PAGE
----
Cervicovaginal cells from HIV-infected South African women express higher levels of genes involved in microbial pattern recognition and inflammatory pathways than peripheral blood mononuclear cells
Andrea Gillian Abrahams1*, Arghavan Alisoltanidehkordi1, Jason Skinner3, Damien Chaussabel3,4, Jo-Ann S. Passmore1,2,6, Lindi Masson1,2*
1Institute of Infectious Disease and Molecular Medicine (IDM), University of Cape Town, South Africa; 2Centre for the AIDS Programme of Research in South Africa (CAPRISA), South Africa; 3Baylor Institute for Immunology Research, Texas, USA; 4Sidra Medicine, Qatar; 6National Health Laboratory Services, South Africa.
The interplay between the female genital tract (FGT) microbiome and immune system is critical for defence against pathogens, while maintaining tolerance to commensal bacteria and allogenic semen. However, FGT inflammation increases risk of HIV acquisition, mother-to-child transmission and transmission to partners. Using transcriptomics, we compared the expression of genes involved in inflammatory signalling pathways between cervical mononucleocytes (CMC) and blood mononucleocytes (PBMC) from HIV-infected women.
Cervical cytobrushes and blood were collected from HIV-infected South African women on antiretroviral therapy (ART), cells were isolated and mRNA was extracted. Clinical signs and symptoms of genital infections were recorded at the time of sampling. Gene expression was evaluated in CMCs [RNA Integrity Number (RIN): 5.3-8.4] and matching PBMCs (RIN: 8.6-9.8) using Illumina HumanHT-12 v3 Expression BeadChip. Data analysis was performed using R studio and DAVID NIH.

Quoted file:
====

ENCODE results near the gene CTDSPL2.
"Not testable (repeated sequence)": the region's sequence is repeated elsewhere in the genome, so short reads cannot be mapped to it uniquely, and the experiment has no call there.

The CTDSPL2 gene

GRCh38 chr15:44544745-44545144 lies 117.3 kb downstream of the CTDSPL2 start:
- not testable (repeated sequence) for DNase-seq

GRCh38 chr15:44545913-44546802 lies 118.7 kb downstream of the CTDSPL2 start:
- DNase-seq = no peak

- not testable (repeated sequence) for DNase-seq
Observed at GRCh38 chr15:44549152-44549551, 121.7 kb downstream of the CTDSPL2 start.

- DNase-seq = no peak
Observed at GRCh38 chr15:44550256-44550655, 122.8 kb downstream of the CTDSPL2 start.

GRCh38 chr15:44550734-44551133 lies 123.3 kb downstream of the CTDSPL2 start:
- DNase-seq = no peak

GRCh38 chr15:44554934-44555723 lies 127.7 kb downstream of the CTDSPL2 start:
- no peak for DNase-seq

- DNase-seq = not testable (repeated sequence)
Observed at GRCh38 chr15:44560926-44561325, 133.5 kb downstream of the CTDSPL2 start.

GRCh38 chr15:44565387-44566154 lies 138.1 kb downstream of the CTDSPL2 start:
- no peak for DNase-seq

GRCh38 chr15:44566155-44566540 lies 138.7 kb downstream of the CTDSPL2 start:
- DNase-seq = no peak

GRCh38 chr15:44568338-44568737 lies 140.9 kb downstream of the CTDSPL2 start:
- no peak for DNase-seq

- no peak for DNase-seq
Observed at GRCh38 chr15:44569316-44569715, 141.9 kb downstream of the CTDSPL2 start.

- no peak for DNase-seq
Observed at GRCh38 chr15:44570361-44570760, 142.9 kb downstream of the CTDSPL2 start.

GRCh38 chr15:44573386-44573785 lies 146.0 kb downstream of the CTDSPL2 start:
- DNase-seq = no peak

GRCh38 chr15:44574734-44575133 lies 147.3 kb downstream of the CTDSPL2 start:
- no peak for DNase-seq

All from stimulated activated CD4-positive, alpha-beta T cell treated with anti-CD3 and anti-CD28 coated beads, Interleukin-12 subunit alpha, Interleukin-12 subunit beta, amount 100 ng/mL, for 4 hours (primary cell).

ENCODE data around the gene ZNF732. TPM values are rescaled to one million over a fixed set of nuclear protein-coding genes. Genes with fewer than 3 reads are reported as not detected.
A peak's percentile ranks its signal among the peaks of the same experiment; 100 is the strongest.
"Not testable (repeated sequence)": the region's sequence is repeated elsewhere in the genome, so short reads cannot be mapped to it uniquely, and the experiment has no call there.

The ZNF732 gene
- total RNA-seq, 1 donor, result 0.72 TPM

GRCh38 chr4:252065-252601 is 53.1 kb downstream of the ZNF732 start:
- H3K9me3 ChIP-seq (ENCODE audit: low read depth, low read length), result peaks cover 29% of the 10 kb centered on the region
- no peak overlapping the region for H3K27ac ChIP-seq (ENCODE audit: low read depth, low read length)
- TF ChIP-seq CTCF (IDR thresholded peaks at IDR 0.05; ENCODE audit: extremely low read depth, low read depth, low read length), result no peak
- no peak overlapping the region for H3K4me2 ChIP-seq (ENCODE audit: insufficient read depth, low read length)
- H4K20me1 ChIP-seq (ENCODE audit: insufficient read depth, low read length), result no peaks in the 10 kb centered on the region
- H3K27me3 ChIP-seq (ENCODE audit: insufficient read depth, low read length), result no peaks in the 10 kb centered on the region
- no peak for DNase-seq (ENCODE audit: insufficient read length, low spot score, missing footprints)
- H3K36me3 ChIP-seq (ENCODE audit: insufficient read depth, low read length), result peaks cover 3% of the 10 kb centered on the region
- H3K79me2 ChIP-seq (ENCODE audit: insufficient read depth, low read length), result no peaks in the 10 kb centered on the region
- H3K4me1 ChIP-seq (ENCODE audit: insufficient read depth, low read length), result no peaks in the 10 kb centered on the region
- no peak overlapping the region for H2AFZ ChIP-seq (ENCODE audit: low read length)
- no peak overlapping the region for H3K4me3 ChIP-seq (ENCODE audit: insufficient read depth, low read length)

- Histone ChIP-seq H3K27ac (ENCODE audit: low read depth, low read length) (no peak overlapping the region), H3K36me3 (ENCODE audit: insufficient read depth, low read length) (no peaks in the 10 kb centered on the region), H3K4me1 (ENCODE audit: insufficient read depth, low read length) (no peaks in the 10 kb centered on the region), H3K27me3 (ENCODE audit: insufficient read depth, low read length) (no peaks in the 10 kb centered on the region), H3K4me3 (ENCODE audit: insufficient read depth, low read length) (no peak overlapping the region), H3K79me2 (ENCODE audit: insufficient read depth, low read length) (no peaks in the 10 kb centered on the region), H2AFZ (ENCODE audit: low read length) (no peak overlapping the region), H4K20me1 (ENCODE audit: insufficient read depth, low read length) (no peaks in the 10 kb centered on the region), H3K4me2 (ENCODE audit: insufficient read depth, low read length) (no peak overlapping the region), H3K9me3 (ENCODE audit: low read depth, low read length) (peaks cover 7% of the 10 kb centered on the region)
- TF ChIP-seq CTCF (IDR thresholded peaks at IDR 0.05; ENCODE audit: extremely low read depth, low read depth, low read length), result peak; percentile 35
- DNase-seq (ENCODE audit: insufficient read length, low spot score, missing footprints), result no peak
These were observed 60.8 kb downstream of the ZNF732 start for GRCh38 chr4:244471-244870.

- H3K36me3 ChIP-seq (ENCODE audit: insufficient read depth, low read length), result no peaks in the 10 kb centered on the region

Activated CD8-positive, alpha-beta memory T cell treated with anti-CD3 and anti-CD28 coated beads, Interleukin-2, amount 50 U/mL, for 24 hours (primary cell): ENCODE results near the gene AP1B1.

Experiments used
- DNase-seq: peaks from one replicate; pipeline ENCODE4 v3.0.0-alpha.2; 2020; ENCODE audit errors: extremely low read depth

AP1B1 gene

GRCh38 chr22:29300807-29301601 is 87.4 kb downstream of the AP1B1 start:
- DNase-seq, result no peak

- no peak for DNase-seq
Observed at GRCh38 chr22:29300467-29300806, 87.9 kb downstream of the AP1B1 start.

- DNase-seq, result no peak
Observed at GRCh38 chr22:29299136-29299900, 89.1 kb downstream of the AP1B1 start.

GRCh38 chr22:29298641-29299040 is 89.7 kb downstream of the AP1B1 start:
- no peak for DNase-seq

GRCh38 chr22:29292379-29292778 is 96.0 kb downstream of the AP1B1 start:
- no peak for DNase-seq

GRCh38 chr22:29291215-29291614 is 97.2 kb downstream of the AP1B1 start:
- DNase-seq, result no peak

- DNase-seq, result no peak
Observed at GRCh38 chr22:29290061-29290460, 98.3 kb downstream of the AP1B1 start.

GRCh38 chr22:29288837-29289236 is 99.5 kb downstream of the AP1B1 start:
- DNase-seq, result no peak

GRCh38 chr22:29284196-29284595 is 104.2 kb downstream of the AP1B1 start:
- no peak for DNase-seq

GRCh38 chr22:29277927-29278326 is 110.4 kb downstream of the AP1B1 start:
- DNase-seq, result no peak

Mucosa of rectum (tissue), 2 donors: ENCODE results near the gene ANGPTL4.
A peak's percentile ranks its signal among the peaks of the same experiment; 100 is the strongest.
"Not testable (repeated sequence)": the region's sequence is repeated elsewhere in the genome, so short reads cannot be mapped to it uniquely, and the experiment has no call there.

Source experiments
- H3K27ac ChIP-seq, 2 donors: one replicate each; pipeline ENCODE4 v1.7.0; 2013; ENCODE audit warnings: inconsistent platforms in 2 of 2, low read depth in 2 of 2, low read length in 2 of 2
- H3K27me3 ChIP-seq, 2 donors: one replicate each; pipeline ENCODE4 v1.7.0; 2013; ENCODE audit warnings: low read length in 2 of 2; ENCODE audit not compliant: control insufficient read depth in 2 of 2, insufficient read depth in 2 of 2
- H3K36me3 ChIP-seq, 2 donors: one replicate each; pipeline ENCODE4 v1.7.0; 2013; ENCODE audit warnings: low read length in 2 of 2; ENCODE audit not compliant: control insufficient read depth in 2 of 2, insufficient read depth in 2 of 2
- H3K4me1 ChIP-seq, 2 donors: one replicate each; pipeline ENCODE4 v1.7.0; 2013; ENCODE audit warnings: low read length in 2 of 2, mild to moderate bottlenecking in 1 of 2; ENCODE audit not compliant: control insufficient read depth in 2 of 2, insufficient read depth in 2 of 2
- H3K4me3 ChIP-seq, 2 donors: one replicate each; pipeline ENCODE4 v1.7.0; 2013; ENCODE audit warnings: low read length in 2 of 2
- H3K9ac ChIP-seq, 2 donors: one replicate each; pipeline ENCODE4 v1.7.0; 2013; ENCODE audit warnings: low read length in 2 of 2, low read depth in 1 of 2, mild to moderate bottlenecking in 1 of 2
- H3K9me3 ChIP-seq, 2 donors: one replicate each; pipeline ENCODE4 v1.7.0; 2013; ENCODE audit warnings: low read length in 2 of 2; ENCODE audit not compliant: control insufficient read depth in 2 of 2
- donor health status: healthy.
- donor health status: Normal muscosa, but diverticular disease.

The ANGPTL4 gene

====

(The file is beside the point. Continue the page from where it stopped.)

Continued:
A total of 205 genes were differentially expressed between CMCs and PBMCs, with 136 genes upregulated (logFC≥1.5) and 69 genes downregulated (logFC≤-1.5). Although none of the women had clinical signs of a genital infection, genes involved in inflammatory signalling pathways, Nuclear Factor-kappa B, Tumor necrosis factor, Toll-like receptor and NOD-like receptor signalling were significantly upregulated in CMCs compared to PBMCs (adjusted p=0.002, p=0.026, p=0.026, p=0.044, respectively). Key genes in these pathways were IL-1β, NFkBI and IL-8 (p=0.008, p=0.010, p=0.014, respectively).
In conclusion, we found that genes involved in inflammatory signalling pathways were upregulated in the FGT compared to blood of HIV-infected women, that may influence HIV shedding and transmission.